Nuku Dummy!


Last Sunday, Nagato Sensei insisted on the idea of nuku 抜, in this case drawing out the body in the middle of the technique. When uke reacts in tension expecting contact you use this tension against him by removing, withdrawing, your body from the expected contact. The kûkan created confuses uke’s balance (body and mind) and he falls by himself.

This is someting that sensei is using a lot tricking both our body and our brain. When you are uke with sensei there is nothing and you are reacting to an illusion of physical presence. This type of movement is also called kûki nage, 空気投げ (throwing by emptiness) and from the outside, it looks like uke is thrown by an invisible opponent. Falling apparently for no reason, uke looks like a fool which is normal as nuku 温 means also “idiot” or “dummy”.*

This concept of nuku is familiar to all of us when training biken jutsu. In the bujinkan getting the blade off the scabbard is called nuki gatana, 抜き. The nuku action is done not by pulling the sword off the scabbard but by “peeling off” the scabbard from the blade. This nuki action proves to be faster and more accurate in a real fight. I understand that it was the correct way to draw the sword during the Muromachi period. My guess is that this was done to have the time to free the whole blade of the tachi. Also sword fights were mainly about stunning the opponent, taking his balance and stabbing the unprotected part of the body through the holes in the yoroi. When the Tokugawa period began and peace established they abandoned the yoroi so the swords became smaller and the unsheathing of the sword was replaced by the iai action as cutting was now possible.

There is a good way not to forget this difference with other sword system: I have been told that in Japan they use “nuki” when peeling the skin of a banana. Obviously when you eat a banana you do not pull the fruit off the skin but peel the skin to eat the fruit.

The nuku action explained by Nagato sensei is possible only if uke is attacking correctly. By attacking correctly, he meant that the body of the attacker should be behind his attacks. He didn’t mean that we have to use violence but simply to be true in our intentions even if training with no speed. He added that many times he watches bujinkan members not attacking properly and that it is wrong. Because without a real intention these high level techniques cannot be revealed.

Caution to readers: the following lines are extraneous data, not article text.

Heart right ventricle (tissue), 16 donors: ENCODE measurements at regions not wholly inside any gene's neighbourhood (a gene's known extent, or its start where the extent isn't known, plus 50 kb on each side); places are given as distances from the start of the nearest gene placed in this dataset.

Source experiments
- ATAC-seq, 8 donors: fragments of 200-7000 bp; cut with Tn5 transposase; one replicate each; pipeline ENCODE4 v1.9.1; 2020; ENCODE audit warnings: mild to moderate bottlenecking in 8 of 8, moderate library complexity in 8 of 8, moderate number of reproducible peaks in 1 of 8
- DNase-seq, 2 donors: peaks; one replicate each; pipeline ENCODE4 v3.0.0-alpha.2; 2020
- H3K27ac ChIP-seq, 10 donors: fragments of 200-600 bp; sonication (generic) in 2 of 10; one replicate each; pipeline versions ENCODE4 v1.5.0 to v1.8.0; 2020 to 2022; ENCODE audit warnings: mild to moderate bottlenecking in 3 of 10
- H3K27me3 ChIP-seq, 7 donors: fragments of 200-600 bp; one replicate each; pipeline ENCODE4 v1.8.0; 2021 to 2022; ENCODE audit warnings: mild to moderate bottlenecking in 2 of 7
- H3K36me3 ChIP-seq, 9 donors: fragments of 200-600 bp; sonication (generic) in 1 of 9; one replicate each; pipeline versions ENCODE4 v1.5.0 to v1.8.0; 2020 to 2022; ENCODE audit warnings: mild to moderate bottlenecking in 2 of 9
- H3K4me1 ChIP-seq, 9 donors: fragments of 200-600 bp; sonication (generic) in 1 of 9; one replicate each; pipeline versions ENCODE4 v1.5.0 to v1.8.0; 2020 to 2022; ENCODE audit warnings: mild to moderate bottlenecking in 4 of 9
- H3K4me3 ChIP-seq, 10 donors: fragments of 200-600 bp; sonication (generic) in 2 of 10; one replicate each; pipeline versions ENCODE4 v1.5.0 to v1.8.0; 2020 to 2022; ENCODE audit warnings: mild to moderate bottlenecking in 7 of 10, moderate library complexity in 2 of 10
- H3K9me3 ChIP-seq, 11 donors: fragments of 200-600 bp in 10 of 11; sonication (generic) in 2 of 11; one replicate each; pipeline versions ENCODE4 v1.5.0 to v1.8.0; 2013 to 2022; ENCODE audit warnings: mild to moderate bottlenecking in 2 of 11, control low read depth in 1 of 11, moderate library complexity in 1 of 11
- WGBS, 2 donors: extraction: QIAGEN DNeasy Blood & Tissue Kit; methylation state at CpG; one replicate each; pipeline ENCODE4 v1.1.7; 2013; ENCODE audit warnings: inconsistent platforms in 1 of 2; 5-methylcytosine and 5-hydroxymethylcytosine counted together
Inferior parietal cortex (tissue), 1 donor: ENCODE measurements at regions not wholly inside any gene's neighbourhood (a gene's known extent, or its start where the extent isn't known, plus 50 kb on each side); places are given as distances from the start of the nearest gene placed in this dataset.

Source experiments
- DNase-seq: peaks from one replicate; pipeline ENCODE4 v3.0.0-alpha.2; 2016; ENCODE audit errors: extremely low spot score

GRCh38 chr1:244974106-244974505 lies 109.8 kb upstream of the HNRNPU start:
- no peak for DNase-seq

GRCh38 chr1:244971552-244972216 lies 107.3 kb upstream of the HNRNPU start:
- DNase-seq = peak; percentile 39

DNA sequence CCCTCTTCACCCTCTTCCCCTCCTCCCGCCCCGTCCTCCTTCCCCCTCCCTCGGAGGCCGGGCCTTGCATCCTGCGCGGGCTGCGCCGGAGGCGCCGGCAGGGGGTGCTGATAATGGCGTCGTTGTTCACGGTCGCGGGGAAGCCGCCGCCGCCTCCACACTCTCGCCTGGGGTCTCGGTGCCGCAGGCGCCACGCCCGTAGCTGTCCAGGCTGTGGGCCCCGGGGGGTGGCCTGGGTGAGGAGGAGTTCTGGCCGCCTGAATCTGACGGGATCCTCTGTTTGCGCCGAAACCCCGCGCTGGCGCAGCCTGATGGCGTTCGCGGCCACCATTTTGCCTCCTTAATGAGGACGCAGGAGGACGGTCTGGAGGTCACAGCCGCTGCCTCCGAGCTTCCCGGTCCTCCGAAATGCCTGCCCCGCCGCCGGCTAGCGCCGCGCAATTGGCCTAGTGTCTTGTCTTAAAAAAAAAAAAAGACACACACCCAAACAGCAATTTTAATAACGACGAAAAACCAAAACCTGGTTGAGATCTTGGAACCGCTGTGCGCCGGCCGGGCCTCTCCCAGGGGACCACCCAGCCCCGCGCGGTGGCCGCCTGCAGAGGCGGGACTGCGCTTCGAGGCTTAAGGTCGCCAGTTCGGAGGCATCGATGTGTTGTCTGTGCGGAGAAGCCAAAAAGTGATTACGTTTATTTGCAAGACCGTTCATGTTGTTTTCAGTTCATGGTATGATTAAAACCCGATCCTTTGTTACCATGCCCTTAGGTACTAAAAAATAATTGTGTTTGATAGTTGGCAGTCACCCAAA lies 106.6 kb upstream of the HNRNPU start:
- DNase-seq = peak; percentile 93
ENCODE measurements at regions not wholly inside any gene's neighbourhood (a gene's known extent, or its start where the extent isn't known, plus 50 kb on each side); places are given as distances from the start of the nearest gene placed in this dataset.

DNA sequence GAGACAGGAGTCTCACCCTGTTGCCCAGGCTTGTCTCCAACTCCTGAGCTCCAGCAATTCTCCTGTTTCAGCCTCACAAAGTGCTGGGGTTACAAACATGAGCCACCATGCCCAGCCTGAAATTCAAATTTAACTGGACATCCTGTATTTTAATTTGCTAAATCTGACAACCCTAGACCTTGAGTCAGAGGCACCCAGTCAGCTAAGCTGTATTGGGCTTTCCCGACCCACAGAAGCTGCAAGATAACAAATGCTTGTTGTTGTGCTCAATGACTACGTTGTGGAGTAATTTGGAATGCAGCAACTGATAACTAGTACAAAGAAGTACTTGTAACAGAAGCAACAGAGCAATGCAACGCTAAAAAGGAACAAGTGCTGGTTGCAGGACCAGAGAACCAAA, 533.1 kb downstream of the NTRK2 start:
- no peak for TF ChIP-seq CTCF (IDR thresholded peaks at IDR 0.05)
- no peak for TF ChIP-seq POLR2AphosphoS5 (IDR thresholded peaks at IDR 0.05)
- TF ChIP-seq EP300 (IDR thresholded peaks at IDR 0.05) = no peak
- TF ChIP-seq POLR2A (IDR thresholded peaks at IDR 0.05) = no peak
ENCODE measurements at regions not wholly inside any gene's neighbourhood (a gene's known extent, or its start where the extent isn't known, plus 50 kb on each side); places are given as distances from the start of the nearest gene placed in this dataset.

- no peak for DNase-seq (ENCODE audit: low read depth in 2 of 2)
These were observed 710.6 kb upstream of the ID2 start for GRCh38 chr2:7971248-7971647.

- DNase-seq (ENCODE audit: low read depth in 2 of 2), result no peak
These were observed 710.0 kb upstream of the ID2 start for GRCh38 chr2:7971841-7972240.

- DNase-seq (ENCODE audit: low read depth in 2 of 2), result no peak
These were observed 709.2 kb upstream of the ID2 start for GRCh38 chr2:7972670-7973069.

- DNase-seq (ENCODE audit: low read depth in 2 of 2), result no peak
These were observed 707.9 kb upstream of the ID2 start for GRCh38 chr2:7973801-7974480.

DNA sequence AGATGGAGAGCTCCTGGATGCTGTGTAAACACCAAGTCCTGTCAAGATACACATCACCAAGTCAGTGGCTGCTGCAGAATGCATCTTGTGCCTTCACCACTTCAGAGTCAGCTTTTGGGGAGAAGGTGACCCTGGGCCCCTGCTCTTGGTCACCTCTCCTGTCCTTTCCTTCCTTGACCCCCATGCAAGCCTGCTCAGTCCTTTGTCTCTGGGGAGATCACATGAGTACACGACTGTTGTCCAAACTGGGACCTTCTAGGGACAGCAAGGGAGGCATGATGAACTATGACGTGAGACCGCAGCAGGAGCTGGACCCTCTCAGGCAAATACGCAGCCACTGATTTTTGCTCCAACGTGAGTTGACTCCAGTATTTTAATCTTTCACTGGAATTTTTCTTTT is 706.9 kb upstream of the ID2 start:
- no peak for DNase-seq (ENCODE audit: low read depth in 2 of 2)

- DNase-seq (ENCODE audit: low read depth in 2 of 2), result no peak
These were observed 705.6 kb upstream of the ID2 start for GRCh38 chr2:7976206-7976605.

To add to that I encourage you to train more and to master the tsuki (and the uke nagashi). These are fundamental techniques of basic taijutsu and they are not trained enough in many dôjô. Train your kihon happô at each class and when you have the chance to be uke, train on your attacks. After a while you will notice a real improvement in your taijutsu as a whole. I remember once someone asking sensei about tsuki and kicks and telling him that they were not really taught in the bujinkan. Sensei answered dryly: “and why do you think we train the kihon happô for?”.

A good and long study of the kihon happô will benefit to your whole taijutsu and this is why sensei asked us to train them at each training session. This is something he told us long time ago but I believe it is still true today. If you do not train the kihon happô and/or the sanshin no kata in your dôjô at every class then please print this and give it to your teacher. 
Call it is a direct transmission of the Sôke from last century.

With good basics in your taijutsu you are capable of attacking in a true manner and those beautiful nuku moments can be yours. 

* “nuku” has also the meaning of “doing something to an end” if you want to be a good bujinkan practitioner this is what you should do, train to master the basics then move to the weapons and the schools. On a side note, there is another meaning to “nuku” but it would be incorrect to explain it here. 🙂

Chûshin & Chôwa



Even though the theme for the year is “ken”, sensei speaks a lot about kaname, 要 (essential point, pivot) in his classes. Since the beginning of the year you can see on the right side of the shinden a calligraphy reading “jinryû no kaname wo mamoru”  which can be approximately translated as “the main point of the heavenly dragon is protection”.